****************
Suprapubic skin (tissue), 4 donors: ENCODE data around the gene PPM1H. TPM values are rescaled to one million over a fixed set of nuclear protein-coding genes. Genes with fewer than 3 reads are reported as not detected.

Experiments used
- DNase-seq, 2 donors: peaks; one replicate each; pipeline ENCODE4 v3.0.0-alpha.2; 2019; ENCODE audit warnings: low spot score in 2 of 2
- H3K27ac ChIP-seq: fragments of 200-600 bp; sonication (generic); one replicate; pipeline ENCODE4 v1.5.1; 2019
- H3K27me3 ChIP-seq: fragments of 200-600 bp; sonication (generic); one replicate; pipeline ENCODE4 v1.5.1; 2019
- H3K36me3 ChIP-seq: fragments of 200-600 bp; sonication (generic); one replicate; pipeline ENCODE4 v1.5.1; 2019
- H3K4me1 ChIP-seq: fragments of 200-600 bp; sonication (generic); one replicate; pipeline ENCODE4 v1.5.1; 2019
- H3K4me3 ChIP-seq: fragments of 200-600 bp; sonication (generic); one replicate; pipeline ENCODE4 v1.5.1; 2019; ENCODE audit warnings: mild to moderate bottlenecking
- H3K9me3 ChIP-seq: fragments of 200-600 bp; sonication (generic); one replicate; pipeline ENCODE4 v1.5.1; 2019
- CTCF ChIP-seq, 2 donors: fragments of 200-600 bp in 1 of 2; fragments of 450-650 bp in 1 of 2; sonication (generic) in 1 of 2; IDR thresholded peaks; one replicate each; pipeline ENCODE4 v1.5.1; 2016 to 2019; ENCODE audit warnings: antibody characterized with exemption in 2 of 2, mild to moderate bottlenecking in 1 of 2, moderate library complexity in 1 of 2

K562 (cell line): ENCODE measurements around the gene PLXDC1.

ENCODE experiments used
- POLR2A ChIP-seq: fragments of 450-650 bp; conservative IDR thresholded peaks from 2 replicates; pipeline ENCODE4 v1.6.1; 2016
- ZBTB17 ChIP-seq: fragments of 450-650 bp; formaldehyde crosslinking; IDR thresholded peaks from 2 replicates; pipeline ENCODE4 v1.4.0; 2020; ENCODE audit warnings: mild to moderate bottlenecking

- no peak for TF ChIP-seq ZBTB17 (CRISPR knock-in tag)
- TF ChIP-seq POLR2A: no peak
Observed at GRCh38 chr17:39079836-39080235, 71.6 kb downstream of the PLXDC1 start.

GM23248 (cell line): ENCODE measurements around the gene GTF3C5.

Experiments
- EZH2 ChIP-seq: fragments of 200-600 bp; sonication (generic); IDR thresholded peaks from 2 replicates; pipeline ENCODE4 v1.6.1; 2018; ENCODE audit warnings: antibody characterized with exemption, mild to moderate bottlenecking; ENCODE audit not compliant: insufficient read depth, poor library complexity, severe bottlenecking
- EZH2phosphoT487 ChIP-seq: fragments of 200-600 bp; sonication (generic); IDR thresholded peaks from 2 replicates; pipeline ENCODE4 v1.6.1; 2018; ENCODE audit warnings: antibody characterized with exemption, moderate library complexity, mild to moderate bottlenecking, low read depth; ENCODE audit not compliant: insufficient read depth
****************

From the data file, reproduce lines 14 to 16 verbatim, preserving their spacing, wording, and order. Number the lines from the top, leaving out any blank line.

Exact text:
- ZBTB17 ChIP-seq: fragments of 450-650 bp; formaldehyde crosslinking; IDR thresholded peaks from 2 replicates; pipeline ENCODE4 v1.4.0; 2020; ENCODE audit warnings: mild to moderate bottlenecking

- no peak for TF ChIP-seq ZBTB17 (CRISPR knock-in tag)
- TF ChIP-seq POLR2A: no peak